The project, which is expected to be operational in 2024, will comprise a 50 Megawatt (MW) electrolyser system capable of generating one ton of renewable hydrogen per hour or almost 9,000 tonnes a year. 

This would be sufficient to replace approximately 20 percent of the refinery’s current fossil-based hydrogen consumption, avoiding around 80,000 tonnes CO2 equivalent emissions a year – equivalent to emissions from around 45,000 cars in Germany. 

The project is also intended to support a longer-term ambition to build more than 500MW of renewable hydrogen capacity at Lingen. This could provide renewable hydrogen to both meet all the refinery’s hydrogen demand and provide feedstock for future synthetic fuel production. The electrolyser is expected to be powered by an Ørsted North Sea offshore wind farm.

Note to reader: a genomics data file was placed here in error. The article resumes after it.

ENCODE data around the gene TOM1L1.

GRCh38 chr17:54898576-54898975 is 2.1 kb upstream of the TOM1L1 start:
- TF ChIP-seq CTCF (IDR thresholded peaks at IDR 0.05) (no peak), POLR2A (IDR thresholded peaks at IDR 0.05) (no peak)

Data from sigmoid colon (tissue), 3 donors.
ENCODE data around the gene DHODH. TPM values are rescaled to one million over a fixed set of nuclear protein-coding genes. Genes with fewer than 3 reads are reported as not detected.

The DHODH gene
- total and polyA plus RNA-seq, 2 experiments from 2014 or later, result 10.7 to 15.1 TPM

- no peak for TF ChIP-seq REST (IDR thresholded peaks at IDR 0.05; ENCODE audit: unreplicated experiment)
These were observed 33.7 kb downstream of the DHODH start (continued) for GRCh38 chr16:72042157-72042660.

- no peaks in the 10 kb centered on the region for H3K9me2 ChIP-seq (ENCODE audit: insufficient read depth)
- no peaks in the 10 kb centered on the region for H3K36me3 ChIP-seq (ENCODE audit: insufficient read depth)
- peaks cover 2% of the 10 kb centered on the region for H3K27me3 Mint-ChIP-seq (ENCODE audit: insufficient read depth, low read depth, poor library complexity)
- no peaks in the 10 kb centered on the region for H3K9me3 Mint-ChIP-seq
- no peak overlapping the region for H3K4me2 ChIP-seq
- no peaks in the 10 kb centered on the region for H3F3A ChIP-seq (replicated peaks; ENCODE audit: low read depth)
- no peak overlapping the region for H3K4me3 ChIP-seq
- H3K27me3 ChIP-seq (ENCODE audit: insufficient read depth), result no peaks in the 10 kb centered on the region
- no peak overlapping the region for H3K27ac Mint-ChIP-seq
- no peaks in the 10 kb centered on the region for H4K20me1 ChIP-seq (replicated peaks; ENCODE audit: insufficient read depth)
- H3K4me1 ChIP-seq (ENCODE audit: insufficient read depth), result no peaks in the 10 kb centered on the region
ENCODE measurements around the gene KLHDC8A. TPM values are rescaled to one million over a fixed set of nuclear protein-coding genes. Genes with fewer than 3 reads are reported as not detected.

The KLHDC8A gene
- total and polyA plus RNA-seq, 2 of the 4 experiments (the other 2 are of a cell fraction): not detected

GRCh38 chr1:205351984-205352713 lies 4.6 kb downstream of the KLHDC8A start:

Martin Neubert, Executive Vice President for Ørsted comments: “Heavy industries such as refineries use large quantities of hydrogen in their manufacturing processes. They will continue to need hydrogen, but replacing the currently fossil-based hydrogen with hydrogen produced from renewable energy can help these industries dramatically lower their CO2 footprint. 

"But first, renewable hydrogen has to become cost competitive with fossil-based hydrogen, and for that we need projects such as this with bp’s Lingen refinery which will demonstrate the electrolyser technology at large scale and showcase real-life application of hydrogen based on offshore wind.”

The partners have jointly applied for funding for the project named Lingen Green Hydrogen from the EU Innovation Fund, which is currently one of the largest funding programmes for innovative low-carbon technologies focusing particularly among others on energy intensive industries.